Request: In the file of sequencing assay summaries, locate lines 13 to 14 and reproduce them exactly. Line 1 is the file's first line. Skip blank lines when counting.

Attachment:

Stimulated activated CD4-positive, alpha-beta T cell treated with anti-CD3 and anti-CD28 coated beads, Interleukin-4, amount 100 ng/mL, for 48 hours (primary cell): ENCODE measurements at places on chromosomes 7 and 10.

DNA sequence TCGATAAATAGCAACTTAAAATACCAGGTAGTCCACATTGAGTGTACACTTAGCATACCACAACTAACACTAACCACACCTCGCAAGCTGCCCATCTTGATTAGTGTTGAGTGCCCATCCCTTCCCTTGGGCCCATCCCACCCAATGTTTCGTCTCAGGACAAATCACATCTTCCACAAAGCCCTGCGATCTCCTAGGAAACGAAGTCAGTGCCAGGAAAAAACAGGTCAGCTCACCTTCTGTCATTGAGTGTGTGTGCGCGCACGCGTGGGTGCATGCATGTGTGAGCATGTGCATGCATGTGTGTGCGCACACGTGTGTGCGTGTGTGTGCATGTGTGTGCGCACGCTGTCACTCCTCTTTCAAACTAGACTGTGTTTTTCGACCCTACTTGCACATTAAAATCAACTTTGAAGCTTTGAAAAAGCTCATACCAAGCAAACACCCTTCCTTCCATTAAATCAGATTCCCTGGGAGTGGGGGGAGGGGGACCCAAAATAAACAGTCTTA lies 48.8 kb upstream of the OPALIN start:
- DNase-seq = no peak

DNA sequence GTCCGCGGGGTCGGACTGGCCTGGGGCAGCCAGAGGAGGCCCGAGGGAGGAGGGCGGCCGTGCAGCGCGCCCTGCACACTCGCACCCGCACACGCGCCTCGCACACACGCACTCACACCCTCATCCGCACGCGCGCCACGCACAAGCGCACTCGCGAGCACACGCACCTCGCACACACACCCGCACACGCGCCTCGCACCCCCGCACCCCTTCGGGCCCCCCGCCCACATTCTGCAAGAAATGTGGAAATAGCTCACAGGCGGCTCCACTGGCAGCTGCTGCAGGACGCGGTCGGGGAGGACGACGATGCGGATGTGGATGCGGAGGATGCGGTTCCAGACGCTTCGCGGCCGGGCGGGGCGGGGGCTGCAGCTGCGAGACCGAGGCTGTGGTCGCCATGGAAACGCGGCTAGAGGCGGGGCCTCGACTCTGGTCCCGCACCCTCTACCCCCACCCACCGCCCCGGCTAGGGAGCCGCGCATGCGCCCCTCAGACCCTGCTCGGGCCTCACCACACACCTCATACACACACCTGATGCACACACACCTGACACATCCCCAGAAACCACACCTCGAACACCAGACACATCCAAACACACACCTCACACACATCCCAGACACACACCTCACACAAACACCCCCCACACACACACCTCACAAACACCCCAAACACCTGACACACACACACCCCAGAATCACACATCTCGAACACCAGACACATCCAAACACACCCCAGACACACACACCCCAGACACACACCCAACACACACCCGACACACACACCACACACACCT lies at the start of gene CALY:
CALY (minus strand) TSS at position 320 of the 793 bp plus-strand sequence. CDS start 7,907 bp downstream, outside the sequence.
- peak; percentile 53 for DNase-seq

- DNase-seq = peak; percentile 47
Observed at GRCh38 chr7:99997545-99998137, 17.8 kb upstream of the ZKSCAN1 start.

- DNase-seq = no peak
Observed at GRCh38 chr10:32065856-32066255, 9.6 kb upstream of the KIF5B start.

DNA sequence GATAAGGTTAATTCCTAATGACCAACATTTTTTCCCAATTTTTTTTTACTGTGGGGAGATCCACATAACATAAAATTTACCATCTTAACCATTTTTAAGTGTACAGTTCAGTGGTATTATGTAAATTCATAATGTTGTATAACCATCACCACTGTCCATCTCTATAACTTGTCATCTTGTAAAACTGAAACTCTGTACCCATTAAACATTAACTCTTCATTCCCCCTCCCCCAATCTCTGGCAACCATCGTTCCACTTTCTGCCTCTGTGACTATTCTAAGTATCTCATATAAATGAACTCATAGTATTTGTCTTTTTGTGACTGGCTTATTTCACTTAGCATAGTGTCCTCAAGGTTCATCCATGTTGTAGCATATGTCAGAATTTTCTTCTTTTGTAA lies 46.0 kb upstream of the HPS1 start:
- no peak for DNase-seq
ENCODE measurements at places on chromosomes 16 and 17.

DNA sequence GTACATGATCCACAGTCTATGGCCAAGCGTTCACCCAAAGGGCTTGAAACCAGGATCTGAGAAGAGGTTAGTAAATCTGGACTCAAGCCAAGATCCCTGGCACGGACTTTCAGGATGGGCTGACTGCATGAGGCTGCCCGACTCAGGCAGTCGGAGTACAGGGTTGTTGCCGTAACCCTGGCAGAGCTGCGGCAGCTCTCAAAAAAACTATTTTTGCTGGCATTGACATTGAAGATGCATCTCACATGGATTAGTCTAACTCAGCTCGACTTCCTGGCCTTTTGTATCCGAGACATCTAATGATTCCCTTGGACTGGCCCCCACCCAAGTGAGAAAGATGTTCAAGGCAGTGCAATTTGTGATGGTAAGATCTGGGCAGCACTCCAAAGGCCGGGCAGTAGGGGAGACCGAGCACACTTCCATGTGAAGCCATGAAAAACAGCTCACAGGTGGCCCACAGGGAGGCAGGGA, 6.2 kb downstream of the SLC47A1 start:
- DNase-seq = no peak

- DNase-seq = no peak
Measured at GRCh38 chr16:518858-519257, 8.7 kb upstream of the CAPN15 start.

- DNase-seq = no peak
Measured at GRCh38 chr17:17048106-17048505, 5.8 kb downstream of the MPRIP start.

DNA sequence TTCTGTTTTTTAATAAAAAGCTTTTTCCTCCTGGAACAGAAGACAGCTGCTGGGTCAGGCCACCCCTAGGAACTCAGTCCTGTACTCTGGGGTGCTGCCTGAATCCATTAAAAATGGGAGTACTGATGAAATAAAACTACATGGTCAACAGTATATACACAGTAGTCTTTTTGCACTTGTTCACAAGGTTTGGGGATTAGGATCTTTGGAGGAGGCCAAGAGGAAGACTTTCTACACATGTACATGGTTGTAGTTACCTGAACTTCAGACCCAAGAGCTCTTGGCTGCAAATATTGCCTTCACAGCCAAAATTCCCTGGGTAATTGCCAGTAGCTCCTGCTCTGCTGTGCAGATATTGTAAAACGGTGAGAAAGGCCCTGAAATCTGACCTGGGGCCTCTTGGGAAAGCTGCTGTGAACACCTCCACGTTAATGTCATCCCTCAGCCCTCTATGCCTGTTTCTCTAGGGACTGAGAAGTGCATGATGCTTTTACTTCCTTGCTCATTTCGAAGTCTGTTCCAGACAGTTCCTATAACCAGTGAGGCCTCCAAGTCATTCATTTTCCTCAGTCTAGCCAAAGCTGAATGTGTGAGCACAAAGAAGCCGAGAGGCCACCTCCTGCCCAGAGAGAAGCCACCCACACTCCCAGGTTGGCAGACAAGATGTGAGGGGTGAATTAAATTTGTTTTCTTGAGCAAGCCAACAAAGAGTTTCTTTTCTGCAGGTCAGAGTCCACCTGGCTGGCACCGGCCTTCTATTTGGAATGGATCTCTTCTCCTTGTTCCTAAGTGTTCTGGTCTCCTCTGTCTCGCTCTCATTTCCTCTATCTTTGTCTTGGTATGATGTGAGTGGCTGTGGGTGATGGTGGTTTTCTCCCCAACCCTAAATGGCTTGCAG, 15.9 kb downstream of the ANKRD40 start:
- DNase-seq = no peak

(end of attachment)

ENCODE measurements at places on chromosomes 16 and 17.

DNA sequence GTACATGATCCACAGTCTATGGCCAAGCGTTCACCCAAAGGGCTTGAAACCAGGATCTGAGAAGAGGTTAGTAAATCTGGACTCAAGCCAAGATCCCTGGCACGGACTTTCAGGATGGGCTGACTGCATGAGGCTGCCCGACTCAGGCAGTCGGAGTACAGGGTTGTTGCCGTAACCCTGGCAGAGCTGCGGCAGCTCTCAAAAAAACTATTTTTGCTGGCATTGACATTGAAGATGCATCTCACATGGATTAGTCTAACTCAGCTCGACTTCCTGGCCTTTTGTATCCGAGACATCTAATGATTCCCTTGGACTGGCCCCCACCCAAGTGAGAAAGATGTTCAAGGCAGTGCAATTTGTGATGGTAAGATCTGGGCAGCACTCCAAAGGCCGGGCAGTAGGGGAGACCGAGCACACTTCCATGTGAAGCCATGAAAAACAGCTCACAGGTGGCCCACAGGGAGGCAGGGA, 6.2 kb downstream of the SLC47A1 start: